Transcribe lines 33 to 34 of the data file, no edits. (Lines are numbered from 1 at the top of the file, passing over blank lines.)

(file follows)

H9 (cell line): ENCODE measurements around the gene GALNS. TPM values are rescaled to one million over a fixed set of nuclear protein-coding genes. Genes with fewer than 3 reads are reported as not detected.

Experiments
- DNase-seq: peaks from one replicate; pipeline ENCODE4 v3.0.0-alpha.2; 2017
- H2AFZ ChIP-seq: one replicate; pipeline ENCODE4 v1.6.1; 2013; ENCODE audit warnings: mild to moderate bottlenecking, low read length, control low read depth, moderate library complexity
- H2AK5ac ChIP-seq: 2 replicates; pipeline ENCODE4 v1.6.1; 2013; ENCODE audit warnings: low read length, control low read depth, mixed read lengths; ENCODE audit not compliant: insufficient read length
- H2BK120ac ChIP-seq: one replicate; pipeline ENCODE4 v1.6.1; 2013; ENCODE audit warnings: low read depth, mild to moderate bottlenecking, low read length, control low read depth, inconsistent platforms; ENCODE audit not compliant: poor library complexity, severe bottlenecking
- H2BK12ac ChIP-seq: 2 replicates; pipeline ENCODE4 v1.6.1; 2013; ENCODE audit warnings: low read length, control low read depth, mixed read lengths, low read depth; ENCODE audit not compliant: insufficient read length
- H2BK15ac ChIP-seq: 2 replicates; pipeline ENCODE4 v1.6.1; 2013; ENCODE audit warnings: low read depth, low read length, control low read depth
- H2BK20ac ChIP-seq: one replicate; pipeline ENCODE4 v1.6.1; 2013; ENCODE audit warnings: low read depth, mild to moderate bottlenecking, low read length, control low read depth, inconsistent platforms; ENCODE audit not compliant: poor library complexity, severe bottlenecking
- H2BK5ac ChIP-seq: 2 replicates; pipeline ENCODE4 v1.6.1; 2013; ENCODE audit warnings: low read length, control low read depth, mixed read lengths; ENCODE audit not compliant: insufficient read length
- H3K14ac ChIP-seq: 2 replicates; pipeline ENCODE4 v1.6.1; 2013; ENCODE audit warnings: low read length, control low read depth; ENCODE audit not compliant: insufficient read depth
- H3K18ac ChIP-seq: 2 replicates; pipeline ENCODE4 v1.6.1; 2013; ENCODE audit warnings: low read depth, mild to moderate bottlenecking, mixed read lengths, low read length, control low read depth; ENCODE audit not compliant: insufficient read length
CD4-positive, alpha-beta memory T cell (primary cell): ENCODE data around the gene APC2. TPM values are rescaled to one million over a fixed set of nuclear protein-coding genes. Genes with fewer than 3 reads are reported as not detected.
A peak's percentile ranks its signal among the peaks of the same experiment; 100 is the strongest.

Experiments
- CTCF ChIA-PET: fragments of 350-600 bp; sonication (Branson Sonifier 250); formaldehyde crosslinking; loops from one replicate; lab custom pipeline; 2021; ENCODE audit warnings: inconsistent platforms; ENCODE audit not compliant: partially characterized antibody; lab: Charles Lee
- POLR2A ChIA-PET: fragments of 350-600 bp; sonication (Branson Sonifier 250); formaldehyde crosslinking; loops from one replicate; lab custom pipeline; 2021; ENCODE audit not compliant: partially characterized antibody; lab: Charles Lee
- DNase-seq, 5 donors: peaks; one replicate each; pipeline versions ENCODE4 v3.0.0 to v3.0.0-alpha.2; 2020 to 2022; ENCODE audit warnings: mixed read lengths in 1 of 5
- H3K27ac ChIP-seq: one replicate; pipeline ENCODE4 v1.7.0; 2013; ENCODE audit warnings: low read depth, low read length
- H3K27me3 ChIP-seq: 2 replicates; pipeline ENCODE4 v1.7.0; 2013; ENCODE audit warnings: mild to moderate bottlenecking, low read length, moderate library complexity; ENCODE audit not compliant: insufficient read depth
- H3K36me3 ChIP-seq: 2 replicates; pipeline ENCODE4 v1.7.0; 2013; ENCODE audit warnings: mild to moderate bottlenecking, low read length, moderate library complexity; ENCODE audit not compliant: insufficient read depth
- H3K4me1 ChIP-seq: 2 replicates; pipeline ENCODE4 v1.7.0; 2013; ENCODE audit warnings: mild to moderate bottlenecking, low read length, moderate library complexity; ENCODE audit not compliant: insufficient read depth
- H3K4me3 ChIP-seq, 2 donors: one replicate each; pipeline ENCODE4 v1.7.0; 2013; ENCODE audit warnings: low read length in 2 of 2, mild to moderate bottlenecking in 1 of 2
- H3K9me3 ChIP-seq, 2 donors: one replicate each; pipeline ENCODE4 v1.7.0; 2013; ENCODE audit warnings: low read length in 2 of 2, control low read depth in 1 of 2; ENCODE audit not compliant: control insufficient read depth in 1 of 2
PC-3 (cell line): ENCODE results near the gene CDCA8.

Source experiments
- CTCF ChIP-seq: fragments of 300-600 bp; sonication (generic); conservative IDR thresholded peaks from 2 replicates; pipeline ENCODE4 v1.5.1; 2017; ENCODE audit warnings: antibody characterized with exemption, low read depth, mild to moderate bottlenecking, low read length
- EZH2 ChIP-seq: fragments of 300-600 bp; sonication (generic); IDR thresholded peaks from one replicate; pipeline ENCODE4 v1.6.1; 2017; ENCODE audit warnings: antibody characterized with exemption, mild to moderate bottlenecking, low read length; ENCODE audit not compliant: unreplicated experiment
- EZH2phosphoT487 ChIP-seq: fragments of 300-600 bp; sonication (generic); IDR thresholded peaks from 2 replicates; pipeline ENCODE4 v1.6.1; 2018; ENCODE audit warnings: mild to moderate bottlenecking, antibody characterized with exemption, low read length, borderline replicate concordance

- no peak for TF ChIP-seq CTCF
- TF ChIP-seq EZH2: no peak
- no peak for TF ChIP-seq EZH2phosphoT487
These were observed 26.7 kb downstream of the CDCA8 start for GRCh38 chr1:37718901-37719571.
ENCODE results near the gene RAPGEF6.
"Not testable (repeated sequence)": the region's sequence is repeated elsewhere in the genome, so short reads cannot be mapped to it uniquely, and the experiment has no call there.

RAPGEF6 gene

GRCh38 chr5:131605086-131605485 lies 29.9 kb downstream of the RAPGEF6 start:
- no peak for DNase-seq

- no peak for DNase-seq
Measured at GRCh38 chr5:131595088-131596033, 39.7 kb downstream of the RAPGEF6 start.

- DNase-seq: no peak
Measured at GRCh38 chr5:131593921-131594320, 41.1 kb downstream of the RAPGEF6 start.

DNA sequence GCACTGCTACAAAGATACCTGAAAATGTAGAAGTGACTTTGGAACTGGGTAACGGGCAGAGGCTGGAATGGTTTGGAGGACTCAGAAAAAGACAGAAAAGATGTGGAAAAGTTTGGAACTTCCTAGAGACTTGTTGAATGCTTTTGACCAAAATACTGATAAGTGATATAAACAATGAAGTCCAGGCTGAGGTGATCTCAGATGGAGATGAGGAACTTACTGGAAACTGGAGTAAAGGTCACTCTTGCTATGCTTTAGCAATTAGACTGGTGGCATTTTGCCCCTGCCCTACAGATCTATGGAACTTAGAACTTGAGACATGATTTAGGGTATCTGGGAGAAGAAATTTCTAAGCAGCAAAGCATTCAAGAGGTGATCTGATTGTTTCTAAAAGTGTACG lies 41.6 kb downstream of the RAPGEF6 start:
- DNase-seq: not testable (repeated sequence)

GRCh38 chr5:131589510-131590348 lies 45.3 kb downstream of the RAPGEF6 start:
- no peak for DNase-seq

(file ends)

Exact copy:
These were observed 26.7 kb downstream of the CDCA8 start for GRCh38 chr1:37718901-37719571.
ENCODE results near the gene RAPGEF6.